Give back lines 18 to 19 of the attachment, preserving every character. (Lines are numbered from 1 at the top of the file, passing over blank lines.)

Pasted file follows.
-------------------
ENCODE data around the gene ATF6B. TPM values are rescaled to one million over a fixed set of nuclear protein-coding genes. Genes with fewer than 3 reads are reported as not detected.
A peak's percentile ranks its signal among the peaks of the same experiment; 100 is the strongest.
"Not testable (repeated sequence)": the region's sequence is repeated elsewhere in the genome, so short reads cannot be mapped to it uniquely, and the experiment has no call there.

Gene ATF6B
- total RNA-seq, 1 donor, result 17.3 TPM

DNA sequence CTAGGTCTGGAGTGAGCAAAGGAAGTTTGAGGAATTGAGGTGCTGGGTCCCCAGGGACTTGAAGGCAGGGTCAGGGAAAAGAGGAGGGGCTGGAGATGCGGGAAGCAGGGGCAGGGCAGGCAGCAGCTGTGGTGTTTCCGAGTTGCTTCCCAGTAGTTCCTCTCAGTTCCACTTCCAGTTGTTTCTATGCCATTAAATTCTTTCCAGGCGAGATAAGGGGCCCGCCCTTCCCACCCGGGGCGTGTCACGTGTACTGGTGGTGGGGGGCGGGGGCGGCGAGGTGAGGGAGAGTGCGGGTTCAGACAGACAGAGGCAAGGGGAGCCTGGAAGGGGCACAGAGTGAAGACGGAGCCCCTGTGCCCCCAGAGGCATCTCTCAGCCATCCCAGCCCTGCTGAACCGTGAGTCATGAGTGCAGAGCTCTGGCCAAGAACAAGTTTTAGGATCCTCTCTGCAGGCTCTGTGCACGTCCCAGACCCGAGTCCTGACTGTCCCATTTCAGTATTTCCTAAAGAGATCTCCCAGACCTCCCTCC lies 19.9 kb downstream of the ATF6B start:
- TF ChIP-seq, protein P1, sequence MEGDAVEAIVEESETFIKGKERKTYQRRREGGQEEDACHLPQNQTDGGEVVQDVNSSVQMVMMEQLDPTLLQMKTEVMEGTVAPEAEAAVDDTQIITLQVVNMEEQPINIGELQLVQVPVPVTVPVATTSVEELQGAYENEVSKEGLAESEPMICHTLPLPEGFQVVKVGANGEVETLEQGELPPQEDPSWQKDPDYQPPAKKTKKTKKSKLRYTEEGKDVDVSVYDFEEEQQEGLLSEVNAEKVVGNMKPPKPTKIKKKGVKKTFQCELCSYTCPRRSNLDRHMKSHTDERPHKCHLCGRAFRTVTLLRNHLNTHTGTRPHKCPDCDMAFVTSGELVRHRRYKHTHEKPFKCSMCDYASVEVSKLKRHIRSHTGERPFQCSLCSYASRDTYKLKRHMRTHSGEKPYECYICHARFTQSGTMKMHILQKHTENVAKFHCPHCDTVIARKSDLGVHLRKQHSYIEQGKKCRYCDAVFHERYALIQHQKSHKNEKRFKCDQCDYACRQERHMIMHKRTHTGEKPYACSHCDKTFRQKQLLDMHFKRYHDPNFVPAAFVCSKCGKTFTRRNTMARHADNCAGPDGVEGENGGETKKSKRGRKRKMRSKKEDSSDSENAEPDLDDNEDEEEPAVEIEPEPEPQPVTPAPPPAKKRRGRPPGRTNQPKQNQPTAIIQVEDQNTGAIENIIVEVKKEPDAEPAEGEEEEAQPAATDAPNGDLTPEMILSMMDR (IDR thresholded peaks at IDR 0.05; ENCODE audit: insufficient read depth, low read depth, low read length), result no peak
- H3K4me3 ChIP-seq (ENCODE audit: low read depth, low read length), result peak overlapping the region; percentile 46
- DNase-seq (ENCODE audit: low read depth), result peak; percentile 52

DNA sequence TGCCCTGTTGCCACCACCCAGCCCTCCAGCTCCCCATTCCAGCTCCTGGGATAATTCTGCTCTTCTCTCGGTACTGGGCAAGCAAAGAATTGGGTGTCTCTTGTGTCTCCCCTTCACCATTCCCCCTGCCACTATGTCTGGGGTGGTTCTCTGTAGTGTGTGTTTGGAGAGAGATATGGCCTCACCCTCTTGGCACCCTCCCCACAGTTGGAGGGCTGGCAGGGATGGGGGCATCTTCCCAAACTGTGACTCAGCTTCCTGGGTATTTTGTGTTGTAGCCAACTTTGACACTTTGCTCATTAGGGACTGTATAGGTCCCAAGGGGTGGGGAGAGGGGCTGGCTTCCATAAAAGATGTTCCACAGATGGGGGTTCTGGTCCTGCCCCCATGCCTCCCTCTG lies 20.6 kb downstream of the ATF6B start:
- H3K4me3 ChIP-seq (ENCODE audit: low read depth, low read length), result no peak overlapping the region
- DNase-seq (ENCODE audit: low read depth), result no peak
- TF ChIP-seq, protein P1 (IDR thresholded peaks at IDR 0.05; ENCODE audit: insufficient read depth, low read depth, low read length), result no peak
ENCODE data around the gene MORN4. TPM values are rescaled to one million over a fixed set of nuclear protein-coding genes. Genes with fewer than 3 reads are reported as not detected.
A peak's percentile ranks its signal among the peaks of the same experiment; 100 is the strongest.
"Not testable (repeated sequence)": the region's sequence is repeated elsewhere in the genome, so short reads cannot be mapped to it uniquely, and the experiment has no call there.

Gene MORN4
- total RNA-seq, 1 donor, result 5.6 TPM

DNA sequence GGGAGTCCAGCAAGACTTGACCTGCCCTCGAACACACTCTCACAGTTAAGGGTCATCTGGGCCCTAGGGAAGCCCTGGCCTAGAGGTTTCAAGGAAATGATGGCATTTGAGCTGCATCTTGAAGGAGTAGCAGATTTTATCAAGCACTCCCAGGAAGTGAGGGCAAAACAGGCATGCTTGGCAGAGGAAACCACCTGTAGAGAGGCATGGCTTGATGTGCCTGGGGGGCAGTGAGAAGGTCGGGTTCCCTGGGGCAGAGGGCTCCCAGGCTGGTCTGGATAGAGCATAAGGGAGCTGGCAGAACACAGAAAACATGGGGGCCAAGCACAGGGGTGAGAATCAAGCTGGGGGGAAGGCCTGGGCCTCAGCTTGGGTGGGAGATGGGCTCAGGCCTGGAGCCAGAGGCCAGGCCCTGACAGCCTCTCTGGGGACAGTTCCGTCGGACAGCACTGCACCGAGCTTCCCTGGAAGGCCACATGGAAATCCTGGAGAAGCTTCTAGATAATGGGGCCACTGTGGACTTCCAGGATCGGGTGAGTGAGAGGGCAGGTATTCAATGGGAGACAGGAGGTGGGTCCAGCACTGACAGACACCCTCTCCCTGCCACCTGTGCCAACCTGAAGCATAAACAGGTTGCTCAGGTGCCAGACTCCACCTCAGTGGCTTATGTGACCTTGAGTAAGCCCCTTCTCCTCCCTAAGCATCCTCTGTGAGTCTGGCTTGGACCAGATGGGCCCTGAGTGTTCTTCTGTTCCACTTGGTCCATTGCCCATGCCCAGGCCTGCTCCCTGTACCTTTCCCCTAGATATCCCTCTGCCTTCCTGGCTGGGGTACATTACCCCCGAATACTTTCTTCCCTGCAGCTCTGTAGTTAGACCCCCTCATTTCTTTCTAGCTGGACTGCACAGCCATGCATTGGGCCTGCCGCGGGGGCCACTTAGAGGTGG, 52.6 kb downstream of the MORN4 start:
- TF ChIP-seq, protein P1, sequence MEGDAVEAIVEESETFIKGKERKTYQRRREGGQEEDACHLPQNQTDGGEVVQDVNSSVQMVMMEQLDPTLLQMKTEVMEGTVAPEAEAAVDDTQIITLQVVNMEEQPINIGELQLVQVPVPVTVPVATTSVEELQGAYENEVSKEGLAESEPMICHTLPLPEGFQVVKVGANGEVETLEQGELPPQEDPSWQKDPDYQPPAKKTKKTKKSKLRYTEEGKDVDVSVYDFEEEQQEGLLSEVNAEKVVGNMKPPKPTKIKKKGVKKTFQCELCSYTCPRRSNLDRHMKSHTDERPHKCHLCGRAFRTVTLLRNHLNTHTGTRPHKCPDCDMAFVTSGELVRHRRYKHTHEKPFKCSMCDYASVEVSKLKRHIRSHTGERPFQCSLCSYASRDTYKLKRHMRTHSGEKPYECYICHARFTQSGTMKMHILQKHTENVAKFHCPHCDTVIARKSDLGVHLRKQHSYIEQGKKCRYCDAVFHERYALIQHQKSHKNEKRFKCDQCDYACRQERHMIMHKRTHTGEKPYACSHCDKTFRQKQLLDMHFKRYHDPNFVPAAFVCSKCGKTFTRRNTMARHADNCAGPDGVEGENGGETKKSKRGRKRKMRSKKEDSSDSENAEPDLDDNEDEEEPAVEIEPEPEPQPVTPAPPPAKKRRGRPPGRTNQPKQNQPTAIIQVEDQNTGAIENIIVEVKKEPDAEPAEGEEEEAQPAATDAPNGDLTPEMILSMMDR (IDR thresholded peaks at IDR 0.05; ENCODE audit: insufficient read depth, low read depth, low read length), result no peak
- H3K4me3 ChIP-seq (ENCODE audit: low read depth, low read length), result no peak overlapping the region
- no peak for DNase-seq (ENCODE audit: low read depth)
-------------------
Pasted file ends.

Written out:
- total RNA-seq, 1 donor, result 5.6 TPM

DNA sequence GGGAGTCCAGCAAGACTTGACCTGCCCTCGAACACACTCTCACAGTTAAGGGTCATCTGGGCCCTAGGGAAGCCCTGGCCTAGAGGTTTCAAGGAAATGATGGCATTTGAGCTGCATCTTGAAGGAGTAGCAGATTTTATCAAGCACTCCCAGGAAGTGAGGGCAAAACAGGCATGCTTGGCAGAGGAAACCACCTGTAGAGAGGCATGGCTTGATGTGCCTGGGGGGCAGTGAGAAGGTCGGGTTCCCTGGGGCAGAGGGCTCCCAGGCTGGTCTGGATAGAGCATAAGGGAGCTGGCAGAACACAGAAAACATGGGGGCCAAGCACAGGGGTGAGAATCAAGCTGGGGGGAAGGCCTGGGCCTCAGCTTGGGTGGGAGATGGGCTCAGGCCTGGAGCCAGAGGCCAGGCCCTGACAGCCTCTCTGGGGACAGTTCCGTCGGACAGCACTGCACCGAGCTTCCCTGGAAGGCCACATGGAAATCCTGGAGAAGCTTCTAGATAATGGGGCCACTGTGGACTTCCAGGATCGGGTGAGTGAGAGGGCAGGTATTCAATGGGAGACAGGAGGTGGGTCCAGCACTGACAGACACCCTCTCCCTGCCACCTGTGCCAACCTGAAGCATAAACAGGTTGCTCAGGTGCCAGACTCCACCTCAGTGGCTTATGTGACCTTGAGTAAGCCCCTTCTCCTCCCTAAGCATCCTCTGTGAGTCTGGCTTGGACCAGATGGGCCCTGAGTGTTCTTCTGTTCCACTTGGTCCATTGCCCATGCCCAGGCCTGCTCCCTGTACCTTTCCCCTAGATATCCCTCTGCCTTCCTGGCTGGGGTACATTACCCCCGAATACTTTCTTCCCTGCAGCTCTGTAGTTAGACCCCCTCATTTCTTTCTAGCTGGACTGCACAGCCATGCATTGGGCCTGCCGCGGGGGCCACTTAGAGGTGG, 52.6 kb downstream of the MORN4 start: